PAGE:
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Top Egyptologist woos Japanese tourists with wonders of ancient civilization

15 Oct 2019
Prominent Egyptian archaeologist and former minister of antiquities, Zahi Hawas, during a visit to the historic site of the Giza Pyramids. (AFP)
Prominent Egyptian archaeologist and former minister of antiquities, Zahi Hawas, during a visit to the historic site of the Giza Pyramids. (AFP)
Updated 15 Oct 2019
15 Oct 2019

Laila Mohamed

A world-renowned Egyptologist is hoping to woo thousands of Japanese tourists to the north African nation by promoting the wonders of Egypt and its ancient civilization.

Zahi Hawass, former Egyptian minister of antiquities, traveled to Japan in a bid to highlight his country’s wealth of historic attractions.

The Japanese government expects more than 200,000 of its citizens to visit Egypt next year after a marked improvement in the country’s security situation.

With Japan also a nation rich in ancient heritage, Hawass was keen to push Egypt as a tourist destination and delivered a lecture at the Kanazawa University, in November last year.

He noted the strong bonds between Egypt and Japan, especially in the field of archaeology, which he described as a major tool to enhance cultural communication, coexistence, and cooperation between the two countries.

Hawass told Arab News that the Egyptian ambassador to Japan, Ayman Kamel, had built “extraordinary relations with the Japanese people and officials” that had helped in attracting more Japanese tourists to Egypt.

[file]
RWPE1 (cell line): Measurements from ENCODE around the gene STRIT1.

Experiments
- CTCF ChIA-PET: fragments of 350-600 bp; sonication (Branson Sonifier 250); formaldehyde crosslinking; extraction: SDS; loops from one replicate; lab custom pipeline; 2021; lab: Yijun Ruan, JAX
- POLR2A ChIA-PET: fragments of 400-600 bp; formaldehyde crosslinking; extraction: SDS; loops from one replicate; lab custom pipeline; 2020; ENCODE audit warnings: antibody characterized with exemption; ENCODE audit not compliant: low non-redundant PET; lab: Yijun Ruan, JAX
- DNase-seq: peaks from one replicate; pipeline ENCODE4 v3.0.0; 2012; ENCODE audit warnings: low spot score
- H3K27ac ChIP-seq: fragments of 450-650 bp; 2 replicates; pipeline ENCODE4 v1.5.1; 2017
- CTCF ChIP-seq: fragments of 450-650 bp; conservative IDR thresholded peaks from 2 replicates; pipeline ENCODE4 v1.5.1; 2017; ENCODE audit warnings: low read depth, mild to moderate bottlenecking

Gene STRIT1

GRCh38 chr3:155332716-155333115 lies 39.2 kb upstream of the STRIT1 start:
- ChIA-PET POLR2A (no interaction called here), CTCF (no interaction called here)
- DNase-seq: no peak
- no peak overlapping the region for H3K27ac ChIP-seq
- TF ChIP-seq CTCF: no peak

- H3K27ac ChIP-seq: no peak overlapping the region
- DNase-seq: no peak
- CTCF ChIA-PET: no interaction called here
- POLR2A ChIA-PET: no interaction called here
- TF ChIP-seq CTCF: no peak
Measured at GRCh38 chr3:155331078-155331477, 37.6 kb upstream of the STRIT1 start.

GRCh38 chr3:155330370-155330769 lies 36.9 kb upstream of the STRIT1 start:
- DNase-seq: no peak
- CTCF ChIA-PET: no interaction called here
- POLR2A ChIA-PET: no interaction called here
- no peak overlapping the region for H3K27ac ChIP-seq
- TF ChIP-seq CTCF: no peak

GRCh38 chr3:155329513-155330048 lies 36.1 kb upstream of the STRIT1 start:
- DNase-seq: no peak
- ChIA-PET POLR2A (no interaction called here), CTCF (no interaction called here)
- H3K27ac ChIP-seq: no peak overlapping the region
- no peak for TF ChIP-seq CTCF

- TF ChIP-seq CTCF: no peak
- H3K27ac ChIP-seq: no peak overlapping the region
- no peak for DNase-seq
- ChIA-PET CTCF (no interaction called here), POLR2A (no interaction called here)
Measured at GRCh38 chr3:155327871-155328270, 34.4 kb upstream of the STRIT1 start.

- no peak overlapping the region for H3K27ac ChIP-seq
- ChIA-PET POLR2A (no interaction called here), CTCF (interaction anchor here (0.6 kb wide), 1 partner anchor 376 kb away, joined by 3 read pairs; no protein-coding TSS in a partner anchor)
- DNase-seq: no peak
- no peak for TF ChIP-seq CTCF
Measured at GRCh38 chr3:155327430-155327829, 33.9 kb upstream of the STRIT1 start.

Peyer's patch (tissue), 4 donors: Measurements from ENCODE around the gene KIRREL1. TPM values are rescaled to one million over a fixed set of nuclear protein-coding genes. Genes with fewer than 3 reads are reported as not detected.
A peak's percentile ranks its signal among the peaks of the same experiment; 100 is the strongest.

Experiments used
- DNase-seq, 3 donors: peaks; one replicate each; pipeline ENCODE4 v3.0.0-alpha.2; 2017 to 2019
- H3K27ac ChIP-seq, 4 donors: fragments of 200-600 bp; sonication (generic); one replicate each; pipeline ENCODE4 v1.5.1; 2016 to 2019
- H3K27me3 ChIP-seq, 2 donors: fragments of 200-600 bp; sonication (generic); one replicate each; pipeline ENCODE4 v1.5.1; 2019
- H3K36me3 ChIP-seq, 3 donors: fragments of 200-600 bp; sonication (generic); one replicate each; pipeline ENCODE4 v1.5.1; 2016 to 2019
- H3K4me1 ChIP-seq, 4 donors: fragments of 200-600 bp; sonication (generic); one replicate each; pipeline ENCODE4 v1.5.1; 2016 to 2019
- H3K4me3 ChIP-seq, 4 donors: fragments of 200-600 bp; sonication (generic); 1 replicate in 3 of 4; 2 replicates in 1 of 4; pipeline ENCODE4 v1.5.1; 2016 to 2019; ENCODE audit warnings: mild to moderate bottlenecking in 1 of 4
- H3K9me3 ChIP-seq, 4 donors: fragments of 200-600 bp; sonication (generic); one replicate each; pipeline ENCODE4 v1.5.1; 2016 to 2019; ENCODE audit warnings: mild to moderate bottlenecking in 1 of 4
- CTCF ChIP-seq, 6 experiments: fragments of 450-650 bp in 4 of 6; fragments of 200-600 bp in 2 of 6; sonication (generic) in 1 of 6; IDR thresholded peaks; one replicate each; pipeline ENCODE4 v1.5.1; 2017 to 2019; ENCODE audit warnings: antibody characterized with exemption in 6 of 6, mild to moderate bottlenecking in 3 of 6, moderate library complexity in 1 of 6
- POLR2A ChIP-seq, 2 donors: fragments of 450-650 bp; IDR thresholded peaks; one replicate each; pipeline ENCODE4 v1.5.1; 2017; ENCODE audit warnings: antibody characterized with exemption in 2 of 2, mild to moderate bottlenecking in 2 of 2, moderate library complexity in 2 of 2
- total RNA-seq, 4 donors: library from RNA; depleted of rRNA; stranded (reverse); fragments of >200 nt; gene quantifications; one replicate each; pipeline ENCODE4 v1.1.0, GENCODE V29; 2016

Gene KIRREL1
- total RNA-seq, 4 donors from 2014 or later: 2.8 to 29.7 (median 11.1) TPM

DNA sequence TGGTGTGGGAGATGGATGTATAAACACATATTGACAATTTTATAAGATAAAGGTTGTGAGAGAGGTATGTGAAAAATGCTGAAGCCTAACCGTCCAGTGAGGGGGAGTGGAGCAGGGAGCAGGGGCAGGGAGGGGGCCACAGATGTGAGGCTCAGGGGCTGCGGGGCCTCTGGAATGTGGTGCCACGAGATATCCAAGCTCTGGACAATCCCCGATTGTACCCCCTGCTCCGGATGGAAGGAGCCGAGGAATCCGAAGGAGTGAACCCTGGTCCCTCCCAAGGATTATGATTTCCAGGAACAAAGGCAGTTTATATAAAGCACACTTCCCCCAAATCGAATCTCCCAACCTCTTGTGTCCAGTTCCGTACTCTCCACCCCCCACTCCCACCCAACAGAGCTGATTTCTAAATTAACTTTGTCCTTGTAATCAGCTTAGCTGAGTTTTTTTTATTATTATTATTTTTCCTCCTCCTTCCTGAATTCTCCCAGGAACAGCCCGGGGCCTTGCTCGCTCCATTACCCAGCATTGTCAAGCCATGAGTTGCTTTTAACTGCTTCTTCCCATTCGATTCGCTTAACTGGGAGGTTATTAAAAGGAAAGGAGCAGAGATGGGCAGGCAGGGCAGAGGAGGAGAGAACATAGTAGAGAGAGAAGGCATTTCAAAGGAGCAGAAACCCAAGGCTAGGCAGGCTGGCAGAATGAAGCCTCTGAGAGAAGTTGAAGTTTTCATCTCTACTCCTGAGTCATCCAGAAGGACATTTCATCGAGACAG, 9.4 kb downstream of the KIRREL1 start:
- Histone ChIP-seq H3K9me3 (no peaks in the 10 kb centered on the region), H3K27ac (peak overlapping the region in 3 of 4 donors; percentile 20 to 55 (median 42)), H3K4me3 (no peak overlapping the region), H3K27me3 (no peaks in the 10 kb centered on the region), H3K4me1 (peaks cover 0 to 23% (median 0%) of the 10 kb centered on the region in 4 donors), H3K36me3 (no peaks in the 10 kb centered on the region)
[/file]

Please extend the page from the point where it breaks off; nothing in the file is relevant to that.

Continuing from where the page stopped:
During an Egyptian day held at the Kanazawa University campus, Hawass shared information about ancient Egypt and gave a talk about Japanese archaeological activities in Egypt. “I also delivered a lecture about my archaeological discoveries, Egyptian folk art, and food,” he said.

“Around 1,000 Japanese people attended the event and both the ambassador, and I were keen to deliver a key message to them.”

They emphasized that Egypt was safe and secure for tourists and that they should visit because Egyptian monuments “belonged to the whole world.”

Hawass said that his visit had helped “to create more interest in the monuments of this great civilization, which fascinates the Japanese people.

“The Japanese adore queens Nefertiti and Cleopatra. Japanese television networks aired a four-hour film about Cleopatra starring famous Japanese actors. Many other adventure films have been produced about Egyptian monuments,” he added.

According to Hawass, Egyptian President Abdel Fattah El-Sisi had done a good job convincing the Japanese people about Egypt’s status as a safe country for tourists.

He said that Egypt and Japan had cooperated on major archaeological projects for years including the Grand Egyptian Museum (GEM), which is considered among the world’s most important cultural projects of this century.

Another project was Khufu’s (pharaoh Cheops) second solar boat – an intact full-size vessel from ancient Egypt – to be displayed at the GEM, where visitors will be able to learn about boats and maritime activities during the ancient Egyptian and Japanese civilizations.

According to a report issued by the Egyptian Association of Mosaferoon (travelers) in July 2019, around 32,000 Japanese tourists visited Egypt this year and more than 200,000 are expected to travel to the northeast African country next year.

The projected figures for Japanese visitors to Egypt follow an update to the Japanese Foreign Ministry’s travel advice acknowledging the improved security situation in the country.

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